19. Leon, Jews of Ancient Rome, p. 186; cf. Schürer, History of the Jewish People, vol. 3, p. 101.

20. For the average age at marriage, probably about 14 or 15 years, see my Ancient Jewish Epitaphs, chap. 7, “Women,” esp. pp. 103–104.

21. Richard Lattimore, Themes in Greek and Latin Epitaphs (Urbana- Illinois Univ. Press, 1942), pp. 192–194, gives abundant references. Of special importance is the study by M. Alexiou and P. Dronke, “The Lament of Jephtha’s Daughter- Themes, Traditions, Originality,” Studi Medievali (3rd ser.) 12 (1971), pp. 819–863, esp. pp. 832–837 on funerary inscriptions.

22. Frey, CIJ 1509.

23. Frey, CIJ 1510.

24. Franz Cumont, Lux Perpetua (Paris- Geuthner, 1949), pp. 142–188, idem, AfterLife in Roman Paganism (New York- Dover, 1959 [1922]), pp. 91–109, esp. pp. 96–106; M. P. Nilsson, Geschichte der griechischen Religion 2nd ed. (Munich- Beck, 1961), vol. 2, pp. 278–279.

25. See e.g. Daniel 12-3; 1 Enoch 104-2; 4 Maccabees 17-5; 4 Ezra 7-97 (cf. 125); 2 Baruch 51-10.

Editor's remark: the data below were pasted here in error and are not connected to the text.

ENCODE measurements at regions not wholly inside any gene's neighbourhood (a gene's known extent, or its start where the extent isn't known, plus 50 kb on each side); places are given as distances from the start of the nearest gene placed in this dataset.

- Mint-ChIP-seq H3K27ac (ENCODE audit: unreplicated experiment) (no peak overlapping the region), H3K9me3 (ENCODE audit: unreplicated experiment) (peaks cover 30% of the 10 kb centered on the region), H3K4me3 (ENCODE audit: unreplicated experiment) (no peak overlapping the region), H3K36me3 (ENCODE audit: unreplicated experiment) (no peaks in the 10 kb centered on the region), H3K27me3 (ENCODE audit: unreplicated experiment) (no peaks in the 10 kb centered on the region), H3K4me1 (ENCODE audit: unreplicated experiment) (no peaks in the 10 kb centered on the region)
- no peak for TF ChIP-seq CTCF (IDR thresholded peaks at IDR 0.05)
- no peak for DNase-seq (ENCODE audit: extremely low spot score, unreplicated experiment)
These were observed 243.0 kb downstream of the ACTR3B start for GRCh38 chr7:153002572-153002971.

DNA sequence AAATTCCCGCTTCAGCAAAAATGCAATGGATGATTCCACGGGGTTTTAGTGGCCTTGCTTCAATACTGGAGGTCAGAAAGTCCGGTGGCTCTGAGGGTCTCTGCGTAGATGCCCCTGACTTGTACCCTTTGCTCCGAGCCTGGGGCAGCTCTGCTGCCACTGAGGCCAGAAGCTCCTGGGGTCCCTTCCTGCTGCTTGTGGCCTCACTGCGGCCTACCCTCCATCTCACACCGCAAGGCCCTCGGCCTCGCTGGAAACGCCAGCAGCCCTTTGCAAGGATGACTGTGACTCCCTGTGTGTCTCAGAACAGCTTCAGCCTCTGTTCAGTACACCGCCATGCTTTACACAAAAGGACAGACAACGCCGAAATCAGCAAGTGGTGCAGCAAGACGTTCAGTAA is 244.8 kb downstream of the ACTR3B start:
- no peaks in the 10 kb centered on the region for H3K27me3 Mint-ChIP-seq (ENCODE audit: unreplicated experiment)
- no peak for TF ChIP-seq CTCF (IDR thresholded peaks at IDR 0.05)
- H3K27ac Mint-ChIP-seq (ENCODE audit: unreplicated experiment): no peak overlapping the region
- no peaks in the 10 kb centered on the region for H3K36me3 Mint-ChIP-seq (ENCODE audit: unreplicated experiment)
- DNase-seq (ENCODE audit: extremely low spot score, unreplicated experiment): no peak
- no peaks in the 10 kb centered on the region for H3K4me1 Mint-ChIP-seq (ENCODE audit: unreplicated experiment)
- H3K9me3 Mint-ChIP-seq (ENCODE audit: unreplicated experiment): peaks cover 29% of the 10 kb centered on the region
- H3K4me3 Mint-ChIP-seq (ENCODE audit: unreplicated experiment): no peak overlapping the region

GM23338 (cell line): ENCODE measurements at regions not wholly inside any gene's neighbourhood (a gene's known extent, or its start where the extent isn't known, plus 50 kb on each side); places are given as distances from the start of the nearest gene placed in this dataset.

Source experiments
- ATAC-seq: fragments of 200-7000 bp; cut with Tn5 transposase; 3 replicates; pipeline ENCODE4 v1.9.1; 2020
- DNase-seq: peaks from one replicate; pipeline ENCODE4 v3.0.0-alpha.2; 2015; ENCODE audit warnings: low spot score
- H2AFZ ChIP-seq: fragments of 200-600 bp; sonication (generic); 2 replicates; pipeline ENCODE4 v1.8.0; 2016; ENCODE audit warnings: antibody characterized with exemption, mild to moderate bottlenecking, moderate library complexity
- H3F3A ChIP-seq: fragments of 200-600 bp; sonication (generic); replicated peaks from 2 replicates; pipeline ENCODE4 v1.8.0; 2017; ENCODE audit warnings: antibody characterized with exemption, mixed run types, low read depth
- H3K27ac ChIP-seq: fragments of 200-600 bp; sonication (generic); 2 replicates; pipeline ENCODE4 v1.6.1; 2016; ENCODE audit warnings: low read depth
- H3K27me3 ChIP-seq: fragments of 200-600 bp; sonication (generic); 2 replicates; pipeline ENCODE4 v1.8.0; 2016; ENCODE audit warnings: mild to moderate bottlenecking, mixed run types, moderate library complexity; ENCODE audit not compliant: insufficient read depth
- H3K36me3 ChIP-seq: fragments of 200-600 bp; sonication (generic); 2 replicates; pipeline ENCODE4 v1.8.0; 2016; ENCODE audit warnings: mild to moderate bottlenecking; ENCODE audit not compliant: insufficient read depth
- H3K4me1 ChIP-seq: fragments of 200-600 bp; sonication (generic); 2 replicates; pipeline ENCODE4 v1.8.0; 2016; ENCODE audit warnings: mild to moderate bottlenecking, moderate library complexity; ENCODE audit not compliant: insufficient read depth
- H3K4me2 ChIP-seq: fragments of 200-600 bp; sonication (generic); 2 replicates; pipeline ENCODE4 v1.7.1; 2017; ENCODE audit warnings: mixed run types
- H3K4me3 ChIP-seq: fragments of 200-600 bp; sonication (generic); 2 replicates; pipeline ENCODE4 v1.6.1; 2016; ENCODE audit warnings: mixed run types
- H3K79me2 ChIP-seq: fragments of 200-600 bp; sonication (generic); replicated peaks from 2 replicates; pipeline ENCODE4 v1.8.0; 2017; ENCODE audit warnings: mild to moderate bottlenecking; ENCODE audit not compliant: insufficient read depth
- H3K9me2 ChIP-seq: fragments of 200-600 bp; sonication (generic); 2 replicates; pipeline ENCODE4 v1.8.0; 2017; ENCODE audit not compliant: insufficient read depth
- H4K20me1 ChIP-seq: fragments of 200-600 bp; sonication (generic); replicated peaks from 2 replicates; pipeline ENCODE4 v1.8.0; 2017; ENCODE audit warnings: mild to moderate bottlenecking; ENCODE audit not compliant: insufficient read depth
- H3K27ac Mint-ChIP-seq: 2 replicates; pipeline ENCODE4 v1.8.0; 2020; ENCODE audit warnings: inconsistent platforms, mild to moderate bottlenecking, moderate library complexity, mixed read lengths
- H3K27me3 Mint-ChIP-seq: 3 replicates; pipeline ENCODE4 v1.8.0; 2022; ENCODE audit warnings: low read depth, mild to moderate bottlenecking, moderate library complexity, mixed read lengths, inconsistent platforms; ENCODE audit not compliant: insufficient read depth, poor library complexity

26. Frey, CIJ 788.

27. See my Sentences of Pseudo-Phocylides (Leiden- Brill, 1978), pp. 186–188, W. Bousset and H. Gressmann, Die Religion des Judentums im spathellenistischen Zeitalter (Tübingen- Mohr, 1926), pp. 322–323; Hengel, Judaism and Hellenism, vol. 1, pp. 196–197. For a balanced discussion, see now Michael E. Stone, Fourth Ezra (Minneapolis- Fortress Press, 1990), pp. 244–245 (ad 7-97).

28. Frey, CIJ 476.

29. R. Reisner, “Wurde das Familiengrab des Hohenpriesters Kajaphas entdeckt?” Bibel und Kirche 46 (1991), pp. 82–84.

30. Nahman Avigad, “A Depository of Inscribed Ossuaries in the Kidron Valley,” Israel Exploration Journal 12 (1962), pp. 9–12.

31. See also Hengel, Hellenization of Judaea, p. 67, n. 39.

32. For a general survey of New Testament names occurring in Acts that are also found in Jewish inscriptions, see Hemer, The Book of Acts, pp. 221–239.